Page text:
Sentara recently said it would raise the salaries of most of its employees. It will also offer reimbursement for adoptions and infertility care as well as increased vacation pay, parental leave and other benefits. How does this play into your recruitment and retention strategy?
We will be short of between 300,000 and 500,000 nurses nationwide through 2028. Add to that a shortage of about 500,000 other allied health professionals, and it’s a really scary thing in terms of staffing of 12 hospitals and associated clinics. We tried to be one step ahead in terms of salaries, compensation and benefits design. To some extent, this has allowed us to stabilize our workforce. Looking at how we create better workforce flexibility for our team members will become more important to us in terms of how we think about change and how we think about matching skill sets to areas of preferred work of nurses. Then there’s the notion of getting people to practice at the top of the license. It’s about thinking about new ways to deliver care – how we leverage other team members to help in the caregiving process and free up those members to focus on their peak of Licence. We can also leverage technology to create smoother, simpler and more efficient workplaces.
We also need to do a better job of creating the desire in people to pursue healthcare careers. This is going to require us to start engaging at the high school level and educating children about the benefits of a healthcare career. We need to create the career path within our organization, and in partnership with others, to help people grow their careers.
How do you facilitate the practice at the top of license?
There are several opportunities. One: How do we cultivate and continue to evolve legislative and regulatory bodies to enable more consistency and bring us to the top of licensing across all of the different geographies we serve? Second, it’s about leveraging technology. Our doctors, unfortunately, would tell you that they spend an average of two hours documenting patient care and everything they did during their day. It’s a lot of time. The promise of electronic health records still holds. But the way we’ve built it today sucks a lot of administrative time out of those caregivers rather than having them spend their cognitive time caring for patients.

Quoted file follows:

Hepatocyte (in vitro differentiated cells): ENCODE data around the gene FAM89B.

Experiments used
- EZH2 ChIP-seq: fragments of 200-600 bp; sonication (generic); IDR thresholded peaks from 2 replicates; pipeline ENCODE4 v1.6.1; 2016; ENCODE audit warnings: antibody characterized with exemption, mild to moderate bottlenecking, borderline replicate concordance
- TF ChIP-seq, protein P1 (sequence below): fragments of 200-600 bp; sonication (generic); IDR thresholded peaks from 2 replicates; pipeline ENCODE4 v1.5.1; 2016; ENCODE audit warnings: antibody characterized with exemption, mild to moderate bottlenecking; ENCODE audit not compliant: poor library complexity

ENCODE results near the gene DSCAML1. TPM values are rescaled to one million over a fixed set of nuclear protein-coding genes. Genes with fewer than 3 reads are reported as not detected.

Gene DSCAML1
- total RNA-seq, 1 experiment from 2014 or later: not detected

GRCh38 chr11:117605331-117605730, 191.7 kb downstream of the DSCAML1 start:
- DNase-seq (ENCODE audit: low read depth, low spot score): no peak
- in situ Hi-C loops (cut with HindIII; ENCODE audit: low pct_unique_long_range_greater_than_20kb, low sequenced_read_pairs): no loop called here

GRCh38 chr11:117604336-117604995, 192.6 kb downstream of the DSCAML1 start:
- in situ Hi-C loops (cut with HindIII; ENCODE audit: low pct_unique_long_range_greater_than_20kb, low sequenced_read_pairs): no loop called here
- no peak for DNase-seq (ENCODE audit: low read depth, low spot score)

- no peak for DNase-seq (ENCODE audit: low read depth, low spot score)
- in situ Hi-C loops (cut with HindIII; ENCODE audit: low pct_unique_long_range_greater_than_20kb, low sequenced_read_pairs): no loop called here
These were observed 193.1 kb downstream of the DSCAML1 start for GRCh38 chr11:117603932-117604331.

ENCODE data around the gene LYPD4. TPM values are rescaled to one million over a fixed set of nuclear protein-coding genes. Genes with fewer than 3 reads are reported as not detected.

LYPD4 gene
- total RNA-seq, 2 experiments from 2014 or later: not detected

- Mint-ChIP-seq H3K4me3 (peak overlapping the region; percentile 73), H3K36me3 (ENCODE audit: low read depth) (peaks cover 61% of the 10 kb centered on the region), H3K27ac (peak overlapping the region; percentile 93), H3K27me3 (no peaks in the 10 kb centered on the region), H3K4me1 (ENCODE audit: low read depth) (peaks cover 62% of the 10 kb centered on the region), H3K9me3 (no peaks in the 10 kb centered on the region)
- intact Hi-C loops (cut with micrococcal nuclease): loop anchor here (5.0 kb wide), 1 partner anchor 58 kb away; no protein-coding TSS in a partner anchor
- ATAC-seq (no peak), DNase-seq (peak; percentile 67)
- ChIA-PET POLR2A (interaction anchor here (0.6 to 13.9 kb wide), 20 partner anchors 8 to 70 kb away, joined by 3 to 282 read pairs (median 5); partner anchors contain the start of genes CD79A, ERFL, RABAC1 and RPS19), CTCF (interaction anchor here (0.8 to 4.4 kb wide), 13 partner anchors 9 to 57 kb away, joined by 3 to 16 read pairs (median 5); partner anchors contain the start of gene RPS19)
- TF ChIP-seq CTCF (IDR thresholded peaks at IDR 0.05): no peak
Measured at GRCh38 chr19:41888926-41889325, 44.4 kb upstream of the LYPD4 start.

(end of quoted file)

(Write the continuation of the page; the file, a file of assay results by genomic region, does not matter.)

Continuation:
How do you meet the mental health needs of caregivers and patients?
Internally, we have created safe spaces for nurses to visit behavioral health team members in our facilities. It’s a good first step. The statistics are ugly: 100,000 nurses under the age of 35 nationwide have left the field in the last two and a half years because of stress. There is more work to do there.
Externally, the COVID-19 crisis has exposed long-simmering issues with the access, under-diagnosis, and under-treatment of behavioral health issues. You see patients in crisis presenting to our emergency departments, and there is no good opportunity to place these patients in appropriate settings. This creates bottlenecks in our emergency departments, which are not ideal for treating behavioral health patients. We have remodeled some of our emergency departments to create a dedicated behavioral health space that allows us to free up staff. We’ve also started moving towards outreach – think virtual care and try to reach people before they’re in crisis.
In the longer term, we will have to move towards public-private partnerships. These are going to look at how we are increasing the number of behavioral health professionals in the market. Virtual care holds great promise for creating better access.
We also ask the question: do we need to think differently about the behavioral health continuum of care, and how can we integrate it more into our primary care practices? Behavioral health issues usually go hand in hand with chronic care issues for many people and if one is left untreated, the other will suffer. We consider it our responsibility to determine how we can do a better job there.
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